I was a steward for several days (my sixth stewarding experience so far); after the preliminaries of proving my valid RSA (responsible service of alcohol certificate) and confidentiality agreements, it was time to begin. Everything was already in place – judges and associates selected, wines sorted into classes and then randomised, tables, glassware, buckets, and running sequences arranged for the four panels. All the stewards had to do was set up glasses, pour wines, clean up and possibly try a few wines afterwards. It’s good for fitness, but a lot of time on your feet.
We’re volunteers – generally the judges are away from their day jobs; and people are doing it for love. Apart from the time away from family and work, there is wear and tear on the intellect, and taste-buds – plus dental care is very precious. For many judges it’s an excellent opportunity for professional development – to taste the wines of their competitors and peers, learn about their own tasting strengths and weaknesses, see trends in winemaking, all with some brief time for networking.
I had the fortunate opportunity to guest on a couple of judging sessions; 20-odd recent chardonnays, and 33 young rosés. My scores (and those of other associates) were not counted; but it was an exercise in concentration, description, time-management and stamina. And of course, we don’t know the identity of the wines as they merely appear in numbered glasses.
Each wine receives a score, and a few comments to justify the basis for the score. All these are now entered on a tablet, with judges scores and comments available to the Panel Chair(person). This role is responsible for negotiating scoring consensus, calling some wines back for retastes, finessing and combining comments to be somewhat less offensive to the exhibitors (apart from faults, descriptors such as “dilute, industrial, green fruit, prematurely developed” occurred) as did other terms I would struggle to define or identify (“hang-time, stale oak”). No exhibitor really wants to find out why others think their wine is ugly or undeserving.
Judges are encouraged to taste the line-up of wines starting at different places or “backwards” (to reduce “halo” effects). A rule of thumb was for a gold medal could be “I’d like six of those in my cellar”; a silver “ a few bottles would be nice”; a bronze “yes I’ll have another glass”; for those that don’t rate a medal “have you got something else?”.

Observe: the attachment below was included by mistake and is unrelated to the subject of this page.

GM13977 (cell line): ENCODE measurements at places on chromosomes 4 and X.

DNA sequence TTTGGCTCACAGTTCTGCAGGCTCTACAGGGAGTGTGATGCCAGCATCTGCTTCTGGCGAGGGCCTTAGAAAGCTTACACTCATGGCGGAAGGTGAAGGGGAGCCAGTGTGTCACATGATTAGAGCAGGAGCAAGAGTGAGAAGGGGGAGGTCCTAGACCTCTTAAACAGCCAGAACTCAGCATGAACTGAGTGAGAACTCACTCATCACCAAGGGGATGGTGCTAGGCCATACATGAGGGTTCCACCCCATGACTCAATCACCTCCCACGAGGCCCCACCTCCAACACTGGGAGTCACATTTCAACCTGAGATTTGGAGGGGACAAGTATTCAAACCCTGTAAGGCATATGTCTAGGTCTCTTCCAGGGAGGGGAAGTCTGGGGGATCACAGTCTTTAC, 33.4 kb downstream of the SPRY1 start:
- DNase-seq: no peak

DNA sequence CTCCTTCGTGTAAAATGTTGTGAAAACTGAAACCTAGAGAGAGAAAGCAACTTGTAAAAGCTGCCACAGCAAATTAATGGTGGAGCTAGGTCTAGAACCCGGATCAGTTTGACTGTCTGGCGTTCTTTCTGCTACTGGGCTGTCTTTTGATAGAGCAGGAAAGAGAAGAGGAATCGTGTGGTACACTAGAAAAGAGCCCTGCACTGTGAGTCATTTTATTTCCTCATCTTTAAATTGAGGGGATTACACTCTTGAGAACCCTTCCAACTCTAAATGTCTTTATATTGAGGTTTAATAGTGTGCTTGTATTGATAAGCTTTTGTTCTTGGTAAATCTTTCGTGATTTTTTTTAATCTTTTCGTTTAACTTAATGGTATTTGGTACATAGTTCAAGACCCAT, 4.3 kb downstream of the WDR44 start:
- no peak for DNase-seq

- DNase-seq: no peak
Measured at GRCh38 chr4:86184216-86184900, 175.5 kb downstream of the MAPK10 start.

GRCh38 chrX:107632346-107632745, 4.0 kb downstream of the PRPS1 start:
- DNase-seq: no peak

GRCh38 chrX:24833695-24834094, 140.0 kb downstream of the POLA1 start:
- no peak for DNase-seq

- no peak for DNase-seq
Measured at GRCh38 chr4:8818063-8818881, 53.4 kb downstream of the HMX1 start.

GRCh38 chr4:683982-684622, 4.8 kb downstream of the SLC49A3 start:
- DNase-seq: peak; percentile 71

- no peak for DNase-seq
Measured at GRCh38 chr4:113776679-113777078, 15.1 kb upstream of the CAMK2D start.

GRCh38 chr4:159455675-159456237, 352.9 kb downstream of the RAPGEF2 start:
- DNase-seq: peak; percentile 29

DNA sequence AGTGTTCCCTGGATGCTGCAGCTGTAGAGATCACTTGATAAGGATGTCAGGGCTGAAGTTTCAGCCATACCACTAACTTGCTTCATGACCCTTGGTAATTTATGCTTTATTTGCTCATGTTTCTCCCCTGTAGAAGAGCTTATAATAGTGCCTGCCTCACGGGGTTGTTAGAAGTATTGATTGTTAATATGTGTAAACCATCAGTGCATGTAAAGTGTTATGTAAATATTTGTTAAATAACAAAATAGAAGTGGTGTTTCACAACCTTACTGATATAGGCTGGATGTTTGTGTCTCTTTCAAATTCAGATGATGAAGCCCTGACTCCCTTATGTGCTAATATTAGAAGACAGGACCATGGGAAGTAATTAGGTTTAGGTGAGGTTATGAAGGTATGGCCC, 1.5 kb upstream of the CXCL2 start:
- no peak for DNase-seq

Callbacks occur for several reasons – where judges’ scores differ significantly or are on the border of silver/gold; people may be passionate on the merits –or flaws of particular wines. Wines are randomised, re-tasted to identity “top gold”, and potentially some wines are downgraded to silver medals. In the “split classes” (if many wines in a class, judging will be distributed across panels), the golds or top golds from each panel are reassembled for judging. Then we’re often into the realm of philosophy where some attributes are noticed, and valued more highly by some judges than others – smashability, however is not a phrase utilised.
Trophies may be judged across several classes; best red or white may come from single varieties and blends; best wine of the show may for example eventually pit a Chardonnay against a Shiraz. A gold medal or trophy usually means a wine has been assessed multiple times.
Rosé? I don’t buy this style, and seldom drink them, so why would I volunteer to judge a line-up? It seems almost every producer makes one, the market has boomed, but making a decent rosé is not straightforward. They should be made deliberately, not as an afterthought; colour matters (not trying to make a light dry red); some sweetness is OK if matched with crunchy acidity. It proved surprisingly simple to sort better wines from regrettable wines. I learned plenty about time management, writing adequate descriptions, sorting the wines into rough medal – or not – categories then refining and ranking.
I am not a wine-maker, so I was pleased and relieved that my scores were (generally) not wildly different from the judges, albeit my descriptions proved somewhat different. The BLIC approach (balance, length, intensity and complexity) is more than just a mechanical checklist for the judges, who can appreciate and articulate the attributes of wines.
I often see disparaging comments regarding (factual) score disparity between the same wine in different shows. There is variability in temperature, lighting, glassware, aeration time, transport and panel composition. And judges sensitivities vary, and their knowledge, appreciation and enjoyment will differ across classes. It’s also an expensive exercise to enter wines into competitions, and wines can change even over the course of a few months. With these factors – and more, such as wine being bottled in batches- in play, there is more consistency than I realistically have expected. It’s still possible for wines with subtlety to be neglected when brash wines with one strong feature are exhibited.
Judges are selected with care, and their performances are scrutinised, and there are tools and resources to assess their competencies; statistically, as well as their mentoring and “soft skills”.
I experienced excellent guidance from the Panel Chair, with helpful introductions to what we should expect and value in each class, support for my enthusiasms for several wines, and general inclusion in discussions. These are merely some of the skills; a good panel of judges will disagree on some style matters and be able to articulate support or disappointment with individual wines; a good Panel Chair will facilitate the discussion and know when to call in the Chief Judge to assist, and verify conclusions.
I’ll be back for more stewarding (and hopefully some judging too), as I seem overtly partial to knowledge acquisition.